How we were talked into joining Europe
Thirty years ago, Britons voted on whether to stay in the Common Market. Michael Cockerill recalls the wily tactics that won round a sceptical nation04 June 2005
When Jack Straw stands up in the Commons on Monday to announce the shelving of the referendum on the European Constitution - he will be doing so on an historic anniversary. For 6 June is thirty years to the day since votes were counted in the only referendum the British people have ever had on Europe.
The choice was whether or not we should stay in the Common Market, which we'd joined two years earlier. To start with, two-thirds of the public wanted us out, but by end the figures were exactly reversed.
So how did this remarkable transformation came about? It's a tragi-comic tale of high politics and low cunning that yoked together the strangest of bedfellows.
In March 1974, Harold Wilson had become Labour Prime Minister, pledged to holding a referendum. Pro-Europeans had wasted no time in preparing for the campaign, with the Dorchester Hotel in Mayfair as its top-secret headquarters.
"We had to have somewhere private to meet," says the millionaire businessman, Alastair McAlpine, later to become Tory Party treasurer. "My family owned the Dorchester and so I had some sway with the management."
Politicians from the left and right who were normally sworn political enemies, along with pro-market industrialists, would be discreetly summoned. "Somebody would telephone you and say could you come to breakfast on Tuesday at the Dorchester," remembers Lord Rodgers, then a Labour Minister. "You never quite knew who was going to turn up - it was mix of people from all parties who were united by a common idea," says Lord Hurd, a Tory MP working on the "yes" campaign.
"They were very good breakfasts," says McAlpine. "Kidneys, sausages, bacon, scrambled egg, kippers, all that kind of thing, laid out on a big buffet. The point of the buffet was we didn't have any waiters in the room - so no one could hear what we were plotting - and it was good plotting stuff."
"It was a world away from draughty Labour party committee rooms, soft biscuits and the milky brown concoctions that passed for tea," says Rodgers. "And it was this personal contact which made the difference and we built the 'yes' organisation."
In April 1975, Wilson called the referendum. His Cabinet was split down the middle on Europe with Tony Benn, the Industry Secretary, leading the anti-marketeers and Roy Jenkins, the Home Secretary, the pros. Wilson now made the unprecedented decision to suspend collective Cabinet responsibility and allow his ministers to campaign publicly against each other.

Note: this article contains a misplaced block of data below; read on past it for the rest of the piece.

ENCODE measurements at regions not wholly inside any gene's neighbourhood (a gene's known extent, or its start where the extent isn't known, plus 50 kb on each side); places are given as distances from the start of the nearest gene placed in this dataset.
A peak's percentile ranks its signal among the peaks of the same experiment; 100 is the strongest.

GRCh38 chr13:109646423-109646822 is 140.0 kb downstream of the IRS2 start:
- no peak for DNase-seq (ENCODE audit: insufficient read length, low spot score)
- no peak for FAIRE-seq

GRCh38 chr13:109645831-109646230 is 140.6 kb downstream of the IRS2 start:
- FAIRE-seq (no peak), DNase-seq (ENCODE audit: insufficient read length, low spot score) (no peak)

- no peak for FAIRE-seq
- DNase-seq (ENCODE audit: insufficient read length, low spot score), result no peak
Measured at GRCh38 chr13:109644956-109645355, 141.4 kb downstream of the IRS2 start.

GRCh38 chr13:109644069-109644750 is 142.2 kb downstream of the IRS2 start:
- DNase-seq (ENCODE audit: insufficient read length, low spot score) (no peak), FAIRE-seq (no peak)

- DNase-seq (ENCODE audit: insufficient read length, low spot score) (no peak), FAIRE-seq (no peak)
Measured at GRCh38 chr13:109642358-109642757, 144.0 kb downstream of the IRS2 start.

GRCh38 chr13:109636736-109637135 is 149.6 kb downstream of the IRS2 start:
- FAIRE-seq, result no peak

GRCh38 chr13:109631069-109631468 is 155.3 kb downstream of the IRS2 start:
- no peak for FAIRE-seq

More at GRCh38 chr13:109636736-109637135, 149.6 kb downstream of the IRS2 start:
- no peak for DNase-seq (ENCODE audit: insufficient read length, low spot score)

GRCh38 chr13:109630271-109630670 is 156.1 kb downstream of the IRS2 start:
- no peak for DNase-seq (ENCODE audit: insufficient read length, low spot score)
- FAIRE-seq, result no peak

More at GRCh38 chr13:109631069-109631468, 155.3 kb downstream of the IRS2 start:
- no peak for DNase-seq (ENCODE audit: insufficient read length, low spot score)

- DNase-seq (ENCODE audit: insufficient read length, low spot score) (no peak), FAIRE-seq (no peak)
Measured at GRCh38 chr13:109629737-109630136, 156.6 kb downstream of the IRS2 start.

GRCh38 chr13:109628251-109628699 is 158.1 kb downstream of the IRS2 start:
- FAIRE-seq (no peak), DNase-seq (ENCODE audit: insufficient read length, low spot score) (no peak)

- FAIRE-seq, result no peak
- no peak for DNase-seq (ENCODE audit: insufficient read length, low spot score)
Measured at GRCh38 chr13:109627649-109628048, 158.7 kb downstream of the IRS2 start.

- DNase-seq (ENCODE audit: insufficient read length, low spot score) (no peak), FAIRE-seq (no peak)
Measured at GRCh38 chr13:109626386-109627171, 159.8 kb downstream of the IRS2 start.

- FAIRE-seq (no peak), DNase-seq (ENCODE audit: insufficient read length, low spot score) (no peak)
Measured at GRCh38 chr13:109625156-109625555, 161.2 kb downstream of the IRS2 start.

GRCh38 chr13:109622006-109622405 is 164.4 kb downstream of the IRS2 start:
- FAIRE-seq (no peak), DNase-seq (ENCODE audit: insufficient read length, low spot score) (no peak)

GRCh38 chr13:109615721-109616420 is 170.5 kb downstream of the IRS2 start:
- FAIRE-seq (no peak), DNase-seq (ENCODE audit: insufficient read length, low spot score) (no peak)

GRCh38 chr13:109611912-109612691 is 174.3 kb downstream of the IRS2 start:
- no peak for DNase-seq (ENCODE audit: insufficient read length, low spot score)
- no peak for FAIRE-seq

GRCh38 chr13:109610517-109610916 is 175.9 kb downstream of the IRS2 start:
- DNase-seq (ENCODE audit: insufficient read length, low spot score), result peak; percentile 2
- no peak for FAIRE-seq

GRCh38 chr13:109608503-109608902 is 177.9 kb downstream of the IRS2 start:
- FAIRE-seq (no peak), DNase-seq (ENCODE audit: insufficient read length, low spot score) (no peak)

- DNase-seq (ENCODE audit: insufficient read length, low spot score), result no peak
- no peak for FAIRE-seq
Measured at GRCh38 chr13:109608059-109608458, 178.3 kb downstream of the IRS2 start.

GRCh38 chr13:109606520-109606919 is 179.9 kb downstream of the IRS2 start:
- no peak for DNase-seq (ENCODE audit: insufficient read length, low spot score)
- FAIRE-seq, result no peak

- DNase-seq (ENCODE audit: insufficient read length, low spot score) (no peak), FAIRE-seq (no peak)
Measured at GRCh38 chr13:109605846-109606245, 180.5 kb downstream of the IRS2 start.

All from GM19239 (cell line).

When I asked Jenkins at that time what effect he thought that decision would have on the unity of the Cabinet, he replied: "I do hope this whole wefewendum campaign can be conducted with out any wancour on either side." The sound recordist had to stifle a fit of giggles.
From the start, it was clear that there was nothing like a balance of power between the two sides. The "yes" campaign was well staffed, well funded and well organised and consisted of like-minded people from the centre ground of the three main parties.
The "no"s by came largely from the left wing of the Labour Party, the right wing of the Tories and the far fringes beyond - from the National Front to the Communist Party. And they had minimal resources.
When I filmed 30 years ago at the HQ of the "yes" campaign, I saw graphic evidence of the disparity in funding between the two campaigns. The sloaney figure of Caroline de Courcey Ireland told me how she was organising plane-loads of pro-European speakers from all parties across the country to be flown for briefings by top level Eurocrats.
"We chartered a series of 100-seater jet planes from British Caledonian airlines - and all those nice little girls in their kilts. We took nearly 1,000 in all"
And where, I asked her 30 years on, had the money come from? "From the European Commission: it was a sort of special dispensation. I don't know how they fixed it, because one didn't ask too much. One just said 'Thank you very much' and got on with organising it."
That fact was not known at time. But it was known that big business in Britain was overwhelmingly pro-European. "When the campaign started, money rolled in," says McAlpine, "yes" campaign treasurer. "The banks and the big industrial companies put in very large sums of money."
And what about the idea that you could be seen as fat cats who wanted to stay in Europe, I asked McAlpine.
"We were the fat cats. But we were the intelligent cats - the cats who knew about the economy. We were the cats who were warning the public that if they took us out of the Common Market they'd be out of work: the economy would collapse."